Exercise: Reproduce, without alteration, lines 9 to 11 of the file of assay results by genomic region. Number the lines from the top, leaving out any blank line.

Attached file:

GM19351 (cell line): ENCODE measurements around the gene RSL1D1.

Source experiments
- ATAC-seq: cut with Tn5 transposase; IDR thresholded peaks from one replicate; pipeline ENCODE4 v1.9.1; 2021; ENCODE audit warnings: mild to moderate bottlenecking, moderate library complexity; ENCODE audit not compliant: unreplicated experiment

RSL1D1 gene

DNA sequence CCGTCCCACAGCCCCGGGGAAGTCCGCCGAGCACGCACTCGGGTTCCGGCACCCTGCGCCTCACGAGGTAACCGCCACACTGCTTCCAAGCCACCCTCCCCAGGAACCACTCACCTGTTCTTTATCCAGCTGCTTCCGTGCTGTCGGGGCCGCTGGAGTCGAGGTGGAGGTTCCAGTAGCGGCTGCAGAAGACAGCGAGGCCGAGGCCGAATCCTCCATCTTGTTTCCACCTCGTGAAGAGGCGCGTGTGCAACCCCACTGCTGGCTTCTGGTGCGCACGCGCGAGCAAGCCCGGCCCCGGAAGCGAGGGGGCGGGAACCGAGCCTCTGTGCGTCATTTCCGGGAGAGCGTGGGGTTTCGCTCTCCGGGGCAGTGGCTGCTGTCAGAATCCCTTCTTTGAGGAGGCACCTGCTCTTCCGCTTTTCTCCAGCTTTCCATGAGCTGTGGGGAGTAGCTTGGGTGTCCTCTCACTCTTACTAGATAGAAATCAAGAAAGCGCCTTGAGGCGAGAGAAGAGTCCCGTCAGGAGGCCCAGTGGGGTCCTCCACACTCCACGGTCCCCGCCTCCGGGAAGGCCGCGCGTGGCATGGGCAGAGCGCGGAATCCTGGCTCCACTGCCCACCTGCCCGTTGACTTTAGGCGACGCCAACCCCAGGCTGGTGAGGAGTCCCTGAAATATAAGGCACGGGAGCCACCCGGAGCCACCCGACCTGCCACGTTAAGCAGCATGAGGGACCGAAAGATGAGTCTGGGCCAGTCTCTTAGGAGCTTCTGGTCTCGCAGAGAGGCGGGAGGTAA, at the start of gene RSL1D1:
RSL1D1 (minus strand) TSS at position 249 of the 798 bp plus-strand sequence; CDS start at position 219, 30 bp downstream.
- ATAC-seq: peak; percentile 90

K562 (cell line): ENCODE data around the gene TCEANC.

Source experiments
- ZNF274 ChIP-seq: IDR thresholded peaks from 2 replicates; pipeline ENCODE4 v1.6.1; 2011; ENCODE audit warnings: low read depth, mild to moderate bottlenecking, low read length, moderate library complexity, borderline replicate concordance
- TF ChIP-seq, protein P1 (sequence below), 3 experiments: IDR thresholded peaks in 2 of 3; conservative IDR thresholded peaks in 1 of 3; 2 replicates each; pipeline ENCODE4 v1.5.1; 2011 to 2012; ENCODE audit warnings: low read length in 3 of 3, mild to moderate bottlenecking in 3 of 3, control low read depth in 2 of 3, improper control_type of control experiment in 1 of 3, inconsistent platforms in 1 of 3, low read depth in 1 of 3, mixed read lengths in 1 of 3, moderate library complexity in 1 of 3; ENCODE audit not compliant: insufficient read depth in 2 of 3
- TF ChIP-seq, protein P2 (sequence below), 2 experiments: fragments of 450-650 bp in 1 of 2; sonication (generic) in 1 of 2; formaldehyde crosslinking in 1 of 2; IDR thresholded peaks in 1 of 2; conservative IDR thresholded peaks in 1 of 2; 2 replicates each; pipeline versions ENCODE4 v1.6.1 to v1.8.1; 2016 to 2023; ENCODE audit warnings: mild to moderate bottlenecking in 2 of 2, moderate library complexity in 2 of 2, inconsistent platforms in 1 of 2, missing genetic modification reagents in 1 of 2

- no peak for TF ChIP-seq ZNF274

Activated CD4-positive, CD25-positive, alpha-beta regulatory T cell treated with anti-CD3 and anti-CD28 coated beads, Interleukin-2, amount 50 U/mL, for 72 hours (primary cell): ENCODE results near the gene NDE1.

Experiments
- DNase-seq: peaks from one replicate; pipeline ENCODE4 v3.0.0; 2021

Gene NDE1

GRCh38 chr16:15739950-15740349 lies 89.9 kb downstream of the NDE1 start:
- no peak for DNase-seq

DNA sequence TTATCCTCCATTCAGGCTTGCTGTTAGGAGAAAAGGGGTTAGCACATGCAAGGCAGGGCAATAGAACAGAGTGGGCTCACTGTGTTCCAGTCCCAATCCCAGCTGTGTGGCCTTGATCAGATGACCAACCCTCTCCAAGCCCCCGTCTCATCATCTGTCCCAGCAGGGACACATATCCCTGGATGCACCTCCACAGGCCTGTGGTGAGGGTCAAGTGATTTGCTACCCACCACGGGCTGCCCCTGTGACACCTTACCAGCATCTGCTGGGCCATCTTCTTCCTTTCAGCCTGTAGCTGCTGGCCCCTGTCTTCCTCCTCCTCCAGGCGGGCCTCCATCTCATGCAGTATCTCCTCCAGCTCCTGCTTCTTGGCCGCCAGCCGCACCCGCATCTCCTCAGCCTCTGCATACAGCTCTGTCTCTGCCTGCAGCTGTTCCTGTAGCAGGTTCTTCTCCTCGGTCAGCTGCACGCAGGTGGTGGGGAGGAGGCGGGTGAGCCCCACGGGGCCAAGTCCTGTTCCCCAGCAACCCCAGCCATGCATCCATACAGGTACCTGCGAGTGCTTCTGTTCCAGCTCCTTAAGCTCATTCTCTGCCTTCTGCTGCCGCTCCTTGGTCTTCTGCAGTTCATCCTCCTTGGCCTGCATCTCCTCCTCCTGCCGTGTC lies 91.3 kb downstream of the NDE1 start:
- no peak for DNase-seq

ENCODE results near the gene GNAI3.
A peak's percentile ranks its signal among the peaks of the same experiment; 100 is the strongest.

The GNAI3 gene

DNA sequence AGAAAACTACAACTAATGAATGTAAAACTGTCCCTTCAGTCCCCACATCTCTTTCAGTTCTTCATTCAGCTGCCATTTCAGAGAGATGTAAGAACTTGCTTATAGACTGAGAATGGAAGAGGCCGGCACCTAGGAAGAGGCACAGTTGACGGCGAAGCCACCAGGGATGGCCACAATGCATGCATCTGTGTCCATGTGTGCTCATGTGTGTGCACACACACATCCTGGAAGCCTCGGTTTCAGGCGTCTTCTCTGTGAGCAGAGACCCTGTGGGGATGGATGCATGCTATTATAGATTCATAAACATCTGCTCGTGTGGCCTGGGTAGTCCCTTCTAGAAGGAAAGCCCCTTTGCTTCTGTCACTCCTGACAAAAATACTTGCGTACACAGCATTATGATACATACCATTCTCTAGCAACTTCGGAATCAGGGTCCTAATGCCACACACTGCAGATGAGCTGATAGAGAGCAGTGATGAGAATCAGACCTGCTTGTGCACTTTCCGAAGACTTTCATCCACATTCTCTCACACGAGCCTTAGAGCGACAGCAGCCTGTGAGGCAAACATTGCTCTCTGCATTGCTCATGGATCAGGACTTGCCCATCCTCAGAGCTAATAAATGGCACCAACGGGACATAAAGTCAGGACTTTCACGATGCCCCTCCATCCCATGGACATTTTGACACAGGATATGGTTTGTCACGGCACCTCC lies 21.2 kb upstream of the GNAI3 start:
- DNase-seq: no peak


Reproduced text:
Source experiments
- ZNF274 ChIP-seq: IDR thresholded peaks from 2 replicates; pipeline ENCODE4 v1.6.1; 2011; ENCODE audit warnings: low read depth, mild to moderate bottlenecking, low read length, moderate library complexity, borderline replicate concordance
- TF ChIP-seq, protein P1 (sequence below), 3 experiments: IDR thresholded peaks in 2 of 3; conservative IDR thresholded peaks in 1 of 3; 2 replicates each; pipeline ENCODE4 v1.5.1; 2011 to 2012; ENCODE audit warnings: low read length in 3 of 3, mild to moderate bottlenecking in 3 of 3, control low read depth in 2 of 3, improper control_type of control experiment in 1 of 3, inconsistent platforms in 1 of 3, low read depth in 1 of 3, mixed read lengths in 1 of 3, moderate library complexity in 1 of 3; ENCODE audit not compliant: insufficient read depth in 2 of 3